11
Feb
2008
Monday, February 11, 2008
Curt.Smith
Toward A Theology Of Government

     In perhaps 58 A.D., the Apostle Paul wrote the Book of Romans, the longest of his Biblical writings. It is also the closest of any New Testament work to what theologians call a systematic theology (an orderly treatment of key topics from a theological perspective).  In Chapter 13, among several matters, he tells Believers of Jesus Christ they must live in subjection to civil authorities (governors and kings in the language of that day).  He also defines the role of government in public life -- to restrain evil and promote justice (see verse 3).   

     In 1215 A.D., the English elites checked the absolute power of Bad King John by forcing him to sign the Magna Carta. In 1776, we expanded on that first-step in self-government in America by declaring the citizenry the sovereign.  This development -- the citizenry becomes the king and selects (elects) the governor -- is at the heart of the Indiana Family Institute's rationale for public policy engagement by people of faith (whether through IFI, as individuals, or in other groups such as a local expression of the church universal). But few among the faithful focus on this area of theology, given the demands of daily life and the other assaults on the Bible, the church, and Christians.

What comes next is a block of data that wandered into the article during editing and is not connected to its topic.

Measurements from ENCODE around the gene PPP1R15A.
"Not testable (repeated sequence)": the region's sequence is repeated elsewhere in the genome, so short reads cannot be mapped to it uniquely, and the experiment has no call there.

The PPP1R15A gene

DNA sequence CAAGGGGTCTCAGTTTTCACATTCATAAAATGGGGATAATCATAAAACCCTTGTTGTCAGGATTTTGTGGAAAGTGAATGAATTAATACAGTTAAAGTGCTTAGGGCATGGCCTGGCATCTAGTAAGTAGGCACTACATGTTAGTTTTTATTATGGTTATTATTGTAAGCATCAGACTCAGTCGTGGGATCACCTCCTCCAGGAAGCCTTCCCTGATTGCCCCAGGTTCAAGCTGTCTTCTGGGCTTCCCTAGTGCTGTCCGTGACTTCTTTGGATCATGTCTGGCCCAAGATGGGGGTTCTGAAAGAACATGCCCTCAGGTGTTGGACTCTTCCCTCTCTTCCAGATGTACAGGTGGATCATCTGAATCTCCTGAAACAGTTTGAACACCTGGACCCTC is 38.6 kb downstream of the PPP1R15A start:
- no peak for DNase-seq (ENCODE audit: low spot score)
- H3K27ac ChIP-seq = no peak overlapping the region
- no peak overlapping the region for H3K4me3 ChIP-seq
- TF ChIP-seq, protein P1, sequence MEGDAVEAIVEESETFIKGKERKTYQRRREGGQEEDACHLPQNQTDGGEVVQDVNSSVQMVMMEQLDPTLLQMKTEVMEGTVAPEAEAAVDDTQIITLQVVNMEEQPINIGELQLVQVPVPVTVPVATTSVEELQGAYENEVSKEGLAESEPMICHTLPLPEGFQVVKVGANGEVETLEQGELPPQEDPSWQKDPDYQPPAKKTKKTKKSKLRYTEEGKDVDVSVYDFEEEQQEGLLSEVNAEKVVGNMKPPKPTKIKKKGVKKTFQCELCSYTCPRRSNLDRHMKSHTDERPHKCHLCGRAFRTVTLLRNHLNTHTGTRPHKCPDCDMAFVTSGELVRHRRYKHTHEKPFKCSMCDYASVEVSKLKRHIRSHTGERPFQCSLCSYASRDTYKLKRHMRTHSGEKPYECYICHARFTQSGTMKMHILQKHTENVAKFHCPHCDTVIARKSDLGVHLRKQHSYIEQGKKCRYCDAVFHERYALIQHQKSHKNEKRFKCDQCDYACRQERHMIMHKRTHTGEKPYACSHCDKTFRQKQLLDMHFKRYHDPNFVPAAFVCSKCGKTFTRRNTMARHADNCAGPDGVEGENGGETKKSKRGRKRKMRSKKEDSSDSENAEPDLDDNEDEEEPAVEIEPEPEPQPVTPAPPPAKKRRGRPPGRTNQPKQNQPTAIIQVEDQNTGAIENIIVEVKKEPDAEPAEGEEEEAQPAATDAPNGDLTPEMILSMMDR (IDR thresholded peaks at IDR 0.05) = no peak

A key question for all of us to ponder, however, is whether self-government works without a broad shared moral consensus (such as cultural Christianity) informing the citizenry. The issue is not following the laws of government -- that's a given, per Paul's authoritative writings.  The issue is our responsibility to make the laws.  Can we do this without some common moral mindset, political philosophy or shared theology.  Can Western-style democracy thrive or even survive without some shared worldview from which we can govern ourselves?   If the governing ethic is simply majority rule, won't changing public passions whip-saw society while depleting the public treasury?  If the governing ethic is maximum individual freedom (or substitute the word tolerance), won't we regress to the moral minimum?  Is this why Thomas Jefferson rooted our rights in the Creator, to communicate that freedom is "a gift from God and not a grant of government?"